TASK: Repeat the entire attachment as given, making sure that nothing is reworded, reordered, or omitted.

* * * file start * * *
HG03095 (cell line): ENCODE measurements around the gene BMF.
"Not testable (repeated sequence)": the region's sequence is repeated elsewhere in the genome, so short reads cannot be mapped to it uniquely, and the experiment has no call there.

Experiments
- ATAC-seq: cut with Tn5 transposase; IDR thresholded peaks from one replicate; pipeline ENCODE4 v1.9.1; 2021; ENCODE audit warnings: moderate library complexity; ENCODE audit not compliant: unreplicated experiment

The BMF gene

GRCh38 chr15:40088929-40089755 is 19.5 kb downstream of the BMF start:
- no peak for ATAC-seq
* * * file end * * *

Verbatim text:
HG03095 (cell line): ENCODE measurements around the gene BMF.
"Not testable (repeated sequence)": the region's sequence is repeated elsewhere in the genome, so short reads cannot be mapped to it uniquely, and the experiment has no call there.

Experiments
- ATAC-seq: cut with Tn5 transposase; IDR thresholded peaks from one replicate; pipeline ENCODE4 v1.9.1; 2021; ENCODE audit warnings: moderate library complexity; ENCODE audit not compliant: unreplicated experiment

The BMF gene

GRCh38 chr15:40088929-40089755 is 19.5 kb downstream of the BMF start:
- no peak for ATAC-seq